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J Gerontol B Psychol Sci Soc Sci. 2013 Sep;68(5):681-90. doi: 10.1093/geronb/gbs099. Epub 2012 Nov 15.

Perception-production asymmetries in homophone spelling: the unique influence of aging.

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Department of Psychology, Rhodes College, 2000 N. Parkway, Memphis, TN 38112, USA.



This research investigated three potential asymmetries in the production and perception of homophone spelling errors: aging, homophone dominance, and priming. A homophone spelling error occurs when a contextually appropriate word (beet) is replaced with its homophone (e.g., beat glaze). Two experiments investigated young and older adults' written production and detection of these errors.


Participants wrote sentences (Experiment 1) or detected errors in sentences (Experiment 2) containing a dominant homophone (beat) or subordinate homophone (beet). Homophones were preceded by a prime (neat) that shared orthography with the contextually inappropriate homophone (beat) or by an unrelated control word (fun).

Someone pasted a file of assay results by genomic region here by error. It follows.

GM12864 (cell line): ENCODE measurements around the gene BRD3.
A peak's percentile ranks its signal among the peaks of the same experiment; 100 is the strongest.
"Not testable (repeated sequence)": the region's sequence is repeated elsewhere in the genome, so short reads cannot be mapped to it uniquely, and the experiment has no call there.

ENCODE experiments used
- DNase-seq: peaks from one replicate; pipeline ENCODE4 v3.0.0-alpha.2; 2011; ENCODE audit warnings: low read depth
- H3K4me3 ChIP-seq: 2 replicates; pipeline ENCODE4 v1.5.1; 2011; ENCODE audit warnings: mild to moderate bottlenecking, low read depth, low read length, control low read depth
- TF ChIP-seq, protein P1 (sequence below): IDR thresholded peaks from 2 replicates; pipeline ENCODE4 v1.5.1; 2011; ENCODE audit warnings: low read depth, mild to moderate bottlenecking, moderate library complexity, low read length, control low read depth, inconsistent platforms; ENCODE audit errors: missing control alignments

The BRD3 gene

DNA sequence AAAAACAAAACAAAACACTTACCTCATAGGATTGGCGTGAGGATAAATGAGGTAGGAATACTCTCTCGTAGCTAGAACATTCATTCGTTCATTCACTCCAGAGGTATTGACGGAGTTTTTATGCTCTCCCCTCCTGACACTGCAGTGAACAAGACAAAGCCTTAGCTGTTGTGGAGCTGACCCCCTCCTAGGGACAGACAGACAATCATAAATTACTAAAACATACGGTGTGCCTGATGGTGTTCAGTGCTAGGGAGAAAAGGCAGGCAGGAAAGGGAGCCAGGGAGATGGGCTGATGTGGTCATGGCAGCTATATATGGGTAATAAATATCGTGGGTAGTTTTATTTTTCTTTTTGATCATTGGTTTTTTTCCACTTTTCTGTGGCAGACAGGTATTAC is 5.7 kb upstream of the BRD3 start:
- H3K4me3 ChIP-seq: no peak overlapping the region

Results revealed an aging asymmetry in production and detection as a function of dominance. Older adults made more errors than young adults when producing dominant homophones but fewer errors in producing subordinate homophones. In contrast, older adults consistently made fewer errors than young adults when detecting homophone errors. Independent of aging, dominance had similar effects on production and detection, with more errors on subordinate homophones. Priming had asymmetric effects different from aging by increasing errors in production but not detection.


These results suggest aging uniquely dissociates perception and production of homophone spelling and demonstrate circumstances under which aging benefits language processing.


Aging; Homophone spelling; Perception-production asymmetry.

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